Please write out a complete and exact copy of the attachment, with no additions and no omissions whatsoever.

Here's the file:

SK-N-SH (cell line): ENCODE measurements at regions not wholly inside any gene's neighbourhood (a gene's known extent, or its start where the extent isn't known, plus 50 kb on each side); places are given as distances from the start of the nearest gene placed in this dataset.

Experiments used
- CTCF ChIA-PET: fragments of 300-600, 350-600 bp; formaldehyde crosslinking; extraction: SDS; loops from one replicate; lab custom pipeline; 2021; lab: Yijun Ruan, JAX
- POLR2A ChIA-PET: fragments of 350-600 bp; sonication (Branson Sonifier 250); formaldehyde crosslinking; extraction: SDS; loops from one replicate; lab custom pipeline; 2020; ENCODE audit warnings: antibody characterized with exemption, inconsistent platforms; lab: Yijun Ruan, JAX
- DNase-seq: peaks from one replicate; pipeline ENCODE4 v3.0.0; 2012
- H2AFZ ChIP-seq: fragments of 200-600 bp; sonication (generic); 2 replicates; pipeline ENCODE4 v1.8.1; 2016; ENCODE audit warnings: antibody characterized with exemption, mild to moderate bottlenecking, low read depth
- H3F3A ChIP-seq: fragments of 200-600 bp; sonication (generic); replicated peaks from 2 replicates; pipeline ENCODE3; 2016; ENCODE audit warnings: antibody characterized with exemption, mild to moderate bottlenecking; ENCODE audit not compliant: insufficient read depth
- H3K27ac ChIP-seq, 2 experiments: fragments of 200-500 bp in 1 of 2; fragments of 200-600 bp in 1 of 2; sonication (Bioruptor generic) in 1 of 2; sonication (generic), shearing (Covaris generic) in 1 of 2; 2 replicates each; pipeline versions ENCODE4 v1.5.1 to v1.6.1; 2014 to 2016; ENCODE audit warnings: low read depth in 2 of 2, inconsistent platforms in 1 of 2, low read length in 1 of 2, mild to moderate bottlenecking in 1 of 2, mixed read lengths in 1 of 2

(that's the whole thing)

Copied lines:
SK-N-SH (cell line): ENCODE measurements at regions not wholly inside any gene's neighbourhood (a gene's known extent, or its start where the extent isn't known, plus 50 kb on each side); places are given as distances from the start of the nearest gene placed in this dataset.

Experiments used
- CTCF ChIA-PET: fragments of 300-600, 350-600 bp; formaldehyde crosslinking; extraction: SDS; loops from one replicate; lab custom pipeline; 2021; lab: Yijun Ruan, JAX
- POLR2A ChIA-PET: fragments of 350-600 bp; sonication (Branson Sonifier 250); formaldehyde crosslinking; extraction: SDS; loops from one replicate; lab custom pipeline; 2020; ENCODE audit warnings: antibody characterized with exemption, inconsistent platforms; lab: Yijun Ruan, JAX
- DNase-seq: peaks from one replicate; pipeline ENCODE4 v3.0.0; 2012
- H2AFZ ChIP-seq: fragments of 200-600 bp; sonication (generic); 2 replicates; pipeline ENCODE4 v1.8.1; 2016; ENCODE audit warnings: antibody characterized with exemption, mild to moderate bottlenecking, low read depth
- H3F3A ChIP-seq: fragments of 200-600 bp; sonication (generic); replicated peaks from 2 replicates; pipeline ENCODE3; 2016; ENCODE audit warnings: antibody characterized with exemption, mild to moderate bottlenecking; ENCODE audit not compliant: insufficient read depth
- H3K27ac ChIP-seq, 2 experiments: fragments of 200-500 bp in 1 of 2; fragments of 200-600 bp in 1 of 2; sonication (Bioruptor generic) in 1 of 2; sonication (generic), shearing (Covaris generic) in 1 of 2; 2 replicates each; pipeline versions ENCODE4 v1.5.1 to v1.6.1; 2014 to 2016; ENCODE audit warnings: low read depth in 2 of 2, inconsistent platforms in 1 of 2, low read length in 1 of 2, mild to moderate bottlenecking in 1 of 2, mixed read lengths in 1 of 2